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12

Claim. $a+b+c\mid a^{2^n}+b^{2^n}+c^{2^n}$ for all $n\geq0$. Proof. By induction: True for $n=0,1$ $\checkmark$. Suppose it's true for $0,\ldots,n$. Note that ...


5

The observation you make in your question isn't quite right: Given that $a\mid m$ and $b\mid m$, there exist integers $s$ and $t$ such that $$as=m\qquad\text{ and }\qquad bt=m.$$ Also, when you say that $\gcd(a,b)=1$ implies $1=as+bt$ you should be careful using the same letters $s$ and $t$ as before; they need not be the same numbers! In stead you can say ...


4

Start from B├ęzout's identity: since $a,b$ are coprime, there exist integers $u,v\in \mathbf Z$ such that $ua+vb=1$, whence $$m=uam+vbm.$$ If $a\mid m$ and $b\mid m$, there exist integers $m_1,m_2$ such that $\;m=am_1,\enspace m=bm_2$. Combining with the above equation, we have: $$m=uabm_2+vbam_1=ab(um_2+vm_1).$$


3

Let $S=\{n+1,n+2,\ldots,2n\}$. The claim is that $|S|$ is maximal. To prove this, form descending sequences starting with each term in $S$, where each sequence is finite and ends on an odd term and the term in any sequence is the previous term divided by 2. Denote each sequence by its starting term, e.g. $$\begin{align} S^{(2n)}&=\{2n,n,\ldots\} \\ ...


3

If $(x,y,z)=(a,b,c)$ is a solution of $4x+3y+2z=2000$, then $(x,y,z)=(a+1,b+1,c+1)$ is a solution of $4x+3y+2z=2009.$ Now find the number of the solutions $(x,y,z)$ of $4x+3y+2z=2009$ such that either $x,y$ or $z$ equals $1$. (note that this is $m-n$.)


3

HINT: $$z=100^2-x^2=(100-x)(100+x)$$ As $(100-x)+(100+x)=200,100\pm x$ have same parity and if one is divisible by $3,$the other is not So if $2|z,100\pm x$ must be even If $3|z,3|(100-x)(100+x)\implies$ either $3|(100-x)\iff x\equiv1\pmod3$ or $3|(100+x)\iff x\equiv-1\pmod3$


2

If $p^2=3m$ for some $m\in \mathbb Z$, then $p=3k$ for some $k\in \mathbb Z$. Suppose otherwise. By Division Algorithm, $p=3k+1$ or $p=3k+2$. Squaring $p$, we get either $9k^2+6k+1$ or $9k^2+12k+4$ which are both not multiples of $3$, contradicting the assumption. Thus, $p$ has to be a multiple of $3$.


2

Assuming the result for smaller $x+y+z$, it is inductively true in the case that any of $x,y,z$ is divisible by 3; this answer is a work in progress. Expand and simplify to obtain: $$\frac{xy+yz+xz}{x^2+y^2+z^2} = \frac{1}{3n}$$ or equivalently $$3n(xy+yz+zx) = x^2+y^2+z^2$$ But the only way a sum of three squares can be a multiple of 3 is if all of ...


2

$c|ab$ means that $ab=q\cdot c$, not the other way around! Therefore, you have $ab=q\cdot c$ and $ab x + c y = d$ which you can rewrite into $$qcx + cy = d\\ c(qx+y) = d$$ Can you continue from here?


2

It seems that there's a partial solution. Suppose that $\mathrm{gcd}(a,a+b+c)=\mathrm{gcd}(b,a+b+c)=\mathrm{gcd}(c,a+b+c)=1$. Then for $n=k\cdot \phi(a+b+c)+1 \, (k=1,2, \ldots )$, where $\phi$ is Euler's function, we have: $$ (a^n+b^n+c^n)-(a^2+b^2+c^2)=a^2 (a^{n-1}-1) + b^2 (b^{n-1}-1) + c^2 (c^{n-1}-1), $$ where all round brackets are divisible by ...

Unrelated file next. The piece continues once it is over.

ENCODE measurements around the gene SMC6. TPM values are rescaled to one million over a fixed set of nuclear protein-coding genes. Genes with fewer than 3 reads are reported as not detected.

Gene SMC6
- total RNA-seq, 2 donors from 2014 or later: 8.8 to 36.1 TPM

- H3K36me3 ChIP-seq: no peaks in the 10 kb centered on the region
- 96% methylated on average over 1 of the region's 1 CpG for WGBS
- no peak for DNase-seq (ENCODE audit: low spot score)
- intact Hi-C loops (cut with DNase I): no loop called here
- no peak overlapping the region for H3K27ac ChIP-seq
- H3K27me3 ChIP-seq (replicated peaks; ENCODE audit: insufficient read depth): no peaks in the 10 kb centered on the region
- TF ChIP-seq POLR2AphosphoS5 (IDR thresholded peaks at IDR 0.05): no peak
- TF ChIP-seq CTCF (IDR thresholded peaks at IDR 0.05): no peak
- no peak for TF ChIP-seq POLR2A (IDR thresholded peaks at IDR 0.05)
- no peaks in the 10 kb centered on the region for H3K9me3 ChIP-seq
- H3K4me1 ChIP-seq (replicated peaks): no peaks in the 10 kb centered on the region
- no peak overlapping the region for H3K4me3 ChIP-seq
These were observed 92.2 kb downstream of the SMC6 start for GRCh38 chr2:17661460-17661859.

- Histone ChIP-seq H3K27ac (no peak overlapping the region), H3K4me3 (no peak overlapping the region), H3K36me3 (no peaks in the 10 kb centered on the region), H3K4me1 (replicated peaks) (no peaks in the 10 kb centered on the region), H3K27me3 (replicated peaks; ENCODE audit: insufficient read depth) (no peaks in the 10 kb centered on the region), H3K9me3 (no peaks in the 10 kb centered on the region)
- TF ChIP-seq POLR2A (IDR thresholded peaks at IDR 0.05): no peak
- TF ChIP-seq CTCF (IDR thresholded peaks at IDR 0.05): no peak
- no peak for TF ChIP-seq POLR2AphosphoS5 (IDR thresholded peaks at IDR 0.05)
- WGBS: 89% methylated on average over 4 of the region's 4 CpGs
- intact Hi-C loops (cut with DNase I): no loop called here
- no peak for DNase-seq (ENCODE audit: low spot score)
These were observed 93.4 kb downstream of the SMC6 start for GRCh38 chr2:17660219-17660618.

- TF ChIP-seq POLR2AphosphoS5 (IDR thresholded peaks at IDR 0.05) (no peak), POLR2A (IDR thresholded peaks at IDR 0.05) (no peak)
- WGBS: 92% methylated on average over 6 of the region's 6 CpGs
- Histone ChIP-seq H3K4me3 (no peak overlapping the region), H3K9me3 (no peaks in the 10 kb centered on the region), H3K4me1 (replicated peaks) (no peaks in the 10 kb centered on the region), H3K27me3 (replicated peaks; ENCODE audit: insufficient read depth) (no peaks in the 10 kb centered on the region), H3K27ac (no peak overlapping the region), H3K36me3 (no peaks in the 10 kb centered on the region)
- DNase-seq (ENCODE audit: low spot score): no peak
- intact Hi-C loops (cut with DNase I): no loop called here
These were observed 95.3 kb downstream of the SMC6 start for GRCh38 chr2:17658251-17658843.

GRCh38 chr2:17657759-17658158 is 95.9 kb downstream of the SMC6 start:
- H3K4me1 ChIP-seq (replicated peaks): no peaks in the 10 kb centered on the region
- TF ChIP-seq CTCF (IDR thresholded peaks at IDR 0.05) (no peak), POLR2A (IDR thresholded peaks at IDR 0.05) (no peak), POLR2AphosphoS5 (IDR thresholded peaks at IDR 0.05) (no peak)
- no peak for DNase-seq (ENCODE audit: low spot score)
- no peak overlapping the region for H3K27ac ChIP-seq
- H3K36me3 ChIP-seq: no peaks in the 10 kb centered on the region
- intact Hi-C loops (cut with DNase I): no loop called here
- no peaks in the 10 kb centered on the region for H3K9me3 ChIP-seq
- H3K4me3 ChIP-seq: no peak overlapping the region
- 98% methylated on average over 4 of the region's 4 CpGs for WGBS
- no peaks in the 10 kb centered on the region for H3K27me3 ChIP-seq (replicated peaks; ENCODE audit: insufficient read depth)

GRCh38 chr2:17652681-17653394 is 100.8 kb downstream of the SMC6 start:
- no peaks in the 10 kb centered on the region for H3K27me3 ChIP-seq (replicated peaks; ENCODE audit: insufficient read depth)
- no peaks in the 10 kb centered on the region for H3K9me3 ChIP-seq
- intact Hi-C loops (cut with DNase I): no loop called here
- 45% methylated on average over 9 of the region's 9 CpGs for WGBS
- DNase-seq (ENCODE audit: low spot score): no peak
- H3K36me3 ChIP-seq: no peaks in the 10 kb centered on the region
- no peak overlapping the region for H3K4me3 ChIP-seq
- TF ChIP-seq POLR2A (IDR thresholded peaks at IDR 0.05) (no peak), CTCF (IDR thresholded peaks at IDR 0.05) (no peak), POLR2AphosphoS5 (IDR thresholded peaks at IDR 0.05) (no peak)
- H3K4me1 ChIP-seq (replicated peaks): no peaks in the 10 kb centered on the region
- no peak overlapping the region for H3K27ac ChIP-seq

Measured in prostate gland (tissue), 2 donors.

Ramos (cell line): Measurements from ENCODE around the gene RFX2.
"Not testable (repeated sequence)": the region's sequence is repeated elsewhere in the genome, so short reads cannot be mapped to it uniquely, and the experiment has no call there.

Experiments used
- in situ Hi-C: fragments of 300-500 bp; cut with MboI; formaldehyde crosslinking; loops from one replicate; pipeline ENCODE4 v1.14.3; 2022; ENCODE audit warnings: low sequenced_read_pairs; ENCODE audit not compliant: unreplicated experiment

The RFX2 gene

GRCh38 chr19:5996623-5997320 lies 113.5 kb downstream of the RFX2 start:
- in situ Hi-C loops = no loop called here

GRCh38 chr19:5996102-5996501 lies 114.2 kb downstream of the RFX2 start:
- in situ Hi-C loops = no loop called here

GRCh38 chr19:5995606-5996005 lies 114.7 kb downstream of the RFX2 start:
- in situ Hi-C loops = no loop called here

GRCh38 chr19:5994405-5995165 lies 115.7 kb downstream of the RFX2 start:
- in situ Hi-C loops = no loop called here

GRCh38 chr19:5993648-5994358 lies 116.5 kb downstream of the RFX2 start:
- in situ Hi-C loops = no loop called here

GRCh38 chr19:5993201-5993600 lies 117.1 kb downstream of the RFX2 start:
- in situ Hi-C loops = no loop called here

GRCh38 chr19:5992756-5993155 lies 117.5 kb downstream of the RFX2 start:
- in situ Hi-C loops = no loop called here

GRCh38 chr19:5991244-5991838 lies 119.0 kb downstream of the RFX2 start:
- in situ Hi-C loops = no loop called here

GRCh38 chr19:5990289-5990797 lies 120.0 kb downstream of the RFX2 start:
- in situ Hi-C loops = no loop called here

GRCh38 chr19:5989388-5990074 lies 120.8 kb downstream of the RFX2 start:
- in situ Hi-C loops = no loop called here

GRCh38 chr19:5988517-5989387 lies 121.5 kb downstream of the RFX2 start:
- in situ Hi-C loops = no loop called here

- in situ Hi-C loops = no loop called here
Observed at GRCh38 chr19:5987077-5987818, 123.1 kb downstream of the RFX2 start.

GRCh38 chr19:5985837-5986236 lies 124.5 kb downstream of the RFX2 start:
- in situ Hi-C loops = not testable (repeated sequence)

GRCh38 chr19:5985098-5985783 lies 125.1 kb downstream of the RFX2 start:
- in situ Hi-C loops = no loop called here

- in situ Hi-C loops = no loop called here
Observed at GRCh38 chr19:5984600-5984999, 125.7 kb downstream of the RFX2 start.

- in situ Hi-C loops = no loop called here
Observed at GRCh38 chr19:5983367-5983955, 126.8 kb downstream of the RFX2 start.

2

There's one more solution (it isn't mine). One can even prove that $(a + b + c) \mid (a^n + b^n + c^n)$ for all $n=3k+1$ and $n=3k+2$. It's enough to prove that $a + b + c \mid a^n + b^n + c^n$ => $a + b + c \mid a^{n+3} + b^{n+3} + c^{n+3}$. The proof is here: https://vk.com/doc104505692_416031961?hash=3acf5149ebfb5338b5&dl=47a3df498ea4bf930e ...


2

You're most of the way there. You've observed that $b$ is even. Now consider that $0 \leq c \leq 9$, so $17b$ must be no more than $18$ less than a multiple of $30$. Both $17 \times 2 = 34$ and $17 \times 4 = 68$ fail to qualify, so that leaves $17 \times 6 = 102$ and $17 \times 8 = 136$. These two yield $a = 4, b = 6, c = 9$ and $a = 5, b = 8, c = 7$, ...


1

You know that $30a=17b+2c$ and hence that $b$ is even. Setting $b=2d$, we have $15a=17d+c$, where $d\in\{1,\ldots,4\}$. Since there are only four possibilities for $d$, trial and error is the way to go. If $d=1$, we have $15a=17+c$, which has no solution with single digit $c$. If $d=2$, we have $15a=34+c$, with the same problem. If $d=3$, we have ...


1

The usual articulation of the result you ask about is Euclid's lemma. Changing your notation slightly, Euclid's lemma says that if $p$ is prime, $a$ and $b$ are integers, and $p$ divides $ab$, then $p$ divides $a$ or $p$ divides $b$. Particularly, if $p$ divides $a^{2}$, then $p$ divides $a$. Of course, if $p = 3$ it's also fine to do case by case analysis ...


1

I advise not doing a proof by cases. That was my initial attempt, but I found myself going through a logical rabbit hole with no end in sight. I suggest attempting to show that the common divisor, call it $d$, satisfies $d\leq2$, which implies that $d=1$ or $2$. Here is a proof using the above strategy. Here are a few lemmas that will assist us in our ...



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